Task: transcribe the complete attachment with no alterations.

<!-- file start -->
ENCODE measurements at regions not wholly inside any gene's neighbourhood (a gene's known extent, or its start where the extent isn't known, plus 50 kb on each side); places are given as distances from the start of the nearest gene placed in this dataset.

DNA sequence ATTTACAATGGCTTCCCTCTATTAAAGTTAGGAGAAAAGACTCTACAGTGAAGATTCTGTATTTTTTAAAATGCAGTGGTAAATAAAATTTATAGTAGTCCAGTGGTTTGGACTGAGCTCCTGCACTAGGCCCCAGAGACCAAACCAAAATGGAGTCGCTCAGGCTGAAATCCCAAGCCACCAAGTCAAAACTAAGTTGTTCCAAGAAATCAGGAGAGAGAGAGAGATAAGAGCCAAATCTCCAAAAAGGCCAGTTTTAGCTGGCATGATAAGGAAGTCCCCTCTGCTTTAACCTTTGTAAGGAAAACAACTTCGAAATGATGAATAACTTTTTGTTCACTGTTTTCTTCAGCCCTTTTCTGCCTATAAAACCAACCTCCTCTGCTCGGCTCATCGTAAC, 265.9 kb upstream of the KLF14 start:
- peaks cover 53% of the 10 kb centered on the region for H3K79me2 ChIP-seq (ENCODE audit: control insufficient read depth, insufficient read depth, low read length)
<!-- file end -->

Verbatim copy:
ENCODE measurements at regions not wholly inside any gene's neighbourhood (a gene's known extent, or its start where the extent isn't known, plus 50 kb on each side); places are given as distances from the start of the nearest gene placed in this dataset.

DNA sequence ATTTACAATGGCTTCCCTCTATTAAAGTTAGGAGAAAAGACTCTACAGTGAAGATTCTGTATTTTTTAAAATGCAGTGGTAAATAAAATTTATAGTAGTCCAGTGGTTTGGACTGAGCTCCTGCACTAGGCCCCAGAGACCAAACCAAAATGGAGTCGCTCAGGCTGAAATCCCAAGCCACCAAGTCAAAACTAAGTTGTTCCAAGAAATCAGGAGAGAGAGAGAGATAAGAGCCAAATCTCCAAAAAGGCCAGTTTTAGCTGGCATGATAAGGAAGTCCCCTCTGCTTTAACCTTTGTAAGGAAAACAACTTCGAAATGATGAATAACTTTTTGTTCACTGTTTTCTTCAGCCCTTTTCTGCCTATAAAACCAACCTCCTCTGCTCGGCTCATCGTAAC, 265.9 kb upstream of the KLF14 start:
- peaks cover 53% of the 10 kb centered on the region for H3K79me2 ChIP-seq (ENCODE audit: control insufficient read depth, insufficient read depth, low read length)